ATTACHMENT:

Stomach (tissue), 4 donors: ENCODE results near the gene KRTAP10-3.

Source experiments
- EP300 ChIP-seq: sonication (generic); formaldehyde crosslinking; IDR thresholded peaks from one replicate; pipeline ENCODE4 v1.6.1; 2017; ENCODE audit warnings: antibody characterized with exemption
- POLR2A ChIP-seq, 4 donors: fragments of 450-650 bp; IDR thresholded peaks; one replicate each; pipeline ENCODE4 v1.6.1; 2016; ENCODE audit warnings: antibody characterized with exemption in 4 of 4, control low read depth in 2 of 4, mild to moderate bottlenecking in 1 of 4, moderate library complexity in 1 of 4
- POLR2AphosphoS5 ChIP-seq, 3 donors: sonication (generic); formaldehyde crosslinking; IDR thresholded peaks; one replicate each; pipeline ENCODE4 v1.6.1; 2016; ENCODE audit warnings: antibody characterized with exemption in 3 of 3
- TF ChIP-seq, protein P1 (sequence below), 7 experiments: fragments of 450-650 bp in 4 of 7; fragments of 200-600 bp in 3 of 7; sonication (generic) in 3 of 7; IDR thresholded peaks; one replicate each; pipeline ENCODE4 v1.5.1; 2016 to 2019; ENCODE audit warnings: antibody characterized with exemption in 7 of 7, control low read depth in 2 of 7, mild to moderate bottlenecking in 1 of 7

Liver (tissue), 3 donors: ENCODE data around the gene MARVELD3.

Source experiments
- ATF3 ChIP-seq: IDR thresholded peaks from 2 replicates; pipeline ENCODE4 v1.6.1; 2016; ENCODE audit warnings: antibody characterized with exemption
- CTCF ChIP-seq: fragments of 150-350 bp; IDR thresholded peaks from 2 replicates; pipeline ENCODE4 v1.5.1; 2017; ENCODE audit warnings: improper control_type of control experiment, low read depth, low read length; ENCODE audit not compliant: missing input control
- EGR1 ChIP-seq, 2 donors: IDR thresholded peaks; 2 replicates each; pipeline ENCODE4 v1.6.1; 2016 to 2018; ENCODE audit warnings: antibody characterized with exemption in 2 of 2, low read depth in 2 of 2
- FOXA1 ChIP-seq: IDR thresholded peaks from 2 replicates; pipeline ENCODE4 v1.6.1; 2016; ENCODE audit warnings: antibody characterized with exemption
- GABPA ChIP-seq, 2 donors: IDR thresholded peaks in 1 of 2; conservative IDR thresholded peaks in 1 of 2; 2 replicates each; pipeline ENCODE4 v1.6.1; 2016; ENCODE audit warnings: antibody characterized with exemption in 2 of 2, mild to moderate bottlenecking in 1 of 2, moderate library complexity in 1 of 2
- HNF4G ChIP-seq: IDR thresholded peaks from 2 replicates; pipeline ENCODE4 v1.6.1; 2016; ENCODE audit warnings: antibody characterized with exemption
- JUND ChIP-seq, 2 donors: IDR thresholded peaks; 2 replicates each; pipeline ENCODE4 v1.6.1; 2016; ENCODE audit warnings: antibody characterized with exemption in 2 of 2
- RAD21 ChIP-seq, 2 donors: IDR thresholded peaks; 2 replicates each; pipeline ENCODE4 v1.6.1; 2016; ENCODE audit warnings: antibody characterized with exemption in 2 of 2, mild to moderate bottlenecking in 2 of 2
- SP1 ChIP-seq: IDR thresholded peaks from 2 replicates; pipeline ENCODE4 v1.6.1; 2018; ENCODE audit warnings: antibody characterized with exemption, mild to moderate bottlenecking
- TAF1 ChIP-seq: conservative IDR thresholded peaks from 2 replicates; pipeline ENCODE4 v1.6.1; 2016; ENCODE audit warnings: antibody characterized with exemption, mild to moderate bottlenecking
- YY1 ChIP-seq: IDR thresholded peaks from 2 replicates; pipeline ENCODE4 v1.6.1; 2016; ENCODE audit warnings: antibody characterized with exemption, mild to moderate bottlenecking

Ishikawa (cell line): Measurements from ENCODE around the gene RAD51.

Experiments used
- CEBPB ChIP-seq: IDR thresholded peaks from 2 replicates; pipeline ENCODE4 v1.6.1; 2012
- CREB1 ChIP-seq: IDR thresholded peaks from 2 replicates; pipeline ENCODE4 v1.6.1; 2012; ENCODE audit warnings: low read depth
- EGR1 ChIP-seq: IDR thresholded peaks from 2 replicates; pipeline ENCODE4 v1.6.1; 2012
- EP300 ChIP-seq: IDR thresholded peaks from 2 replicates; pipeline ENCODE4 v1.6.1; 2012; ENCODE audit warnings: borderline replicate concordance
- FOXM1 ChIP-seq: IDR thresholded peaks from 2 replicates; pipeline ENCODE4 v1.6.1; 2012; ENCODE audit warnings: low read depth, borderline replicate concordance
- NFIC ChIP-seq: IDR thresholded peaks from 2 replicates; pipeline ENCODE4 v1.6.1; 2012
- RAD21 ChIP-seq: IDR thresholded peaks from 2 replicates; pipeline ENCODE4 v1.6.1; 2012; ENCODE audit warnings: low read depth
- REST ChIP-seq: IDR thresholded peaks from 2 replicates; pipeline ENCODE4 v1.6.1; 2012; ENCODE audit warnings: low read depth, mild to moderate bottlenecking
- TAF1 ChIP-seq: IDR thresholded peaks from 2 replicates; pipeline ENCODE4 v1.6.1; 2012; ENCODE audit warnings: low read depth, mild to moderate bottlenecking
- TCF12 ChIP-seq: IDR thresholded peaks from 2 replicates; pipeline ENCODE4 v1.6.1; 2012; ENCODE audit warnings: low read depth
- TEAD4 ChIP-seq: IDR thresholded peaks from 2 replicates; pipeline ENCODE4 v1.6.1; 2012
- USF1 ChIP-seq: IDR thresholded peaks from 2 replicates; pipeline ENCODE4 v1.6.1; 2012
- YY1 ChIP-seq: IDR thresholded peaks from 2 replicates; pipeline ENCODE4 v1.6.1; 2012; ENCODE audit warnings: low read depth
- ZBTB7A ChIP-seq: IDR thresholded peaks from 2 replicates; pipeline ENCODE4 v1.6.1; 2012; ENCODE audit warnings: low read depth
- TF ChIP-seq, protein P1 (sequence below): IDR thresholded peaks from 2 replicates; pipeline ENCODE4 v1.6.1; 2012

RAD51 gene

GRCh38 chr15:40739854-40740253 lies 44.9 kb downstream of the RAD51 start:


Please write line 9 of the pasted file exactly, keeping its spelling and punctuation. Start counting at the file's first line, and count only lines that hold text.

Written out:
- ATF3 ChIP-seq: IDR thresholded peaks from 2 replicates; pipeline ENCODE4 v1.6.1; 2016; ENCODE audit warnings: antibody characterized with exemption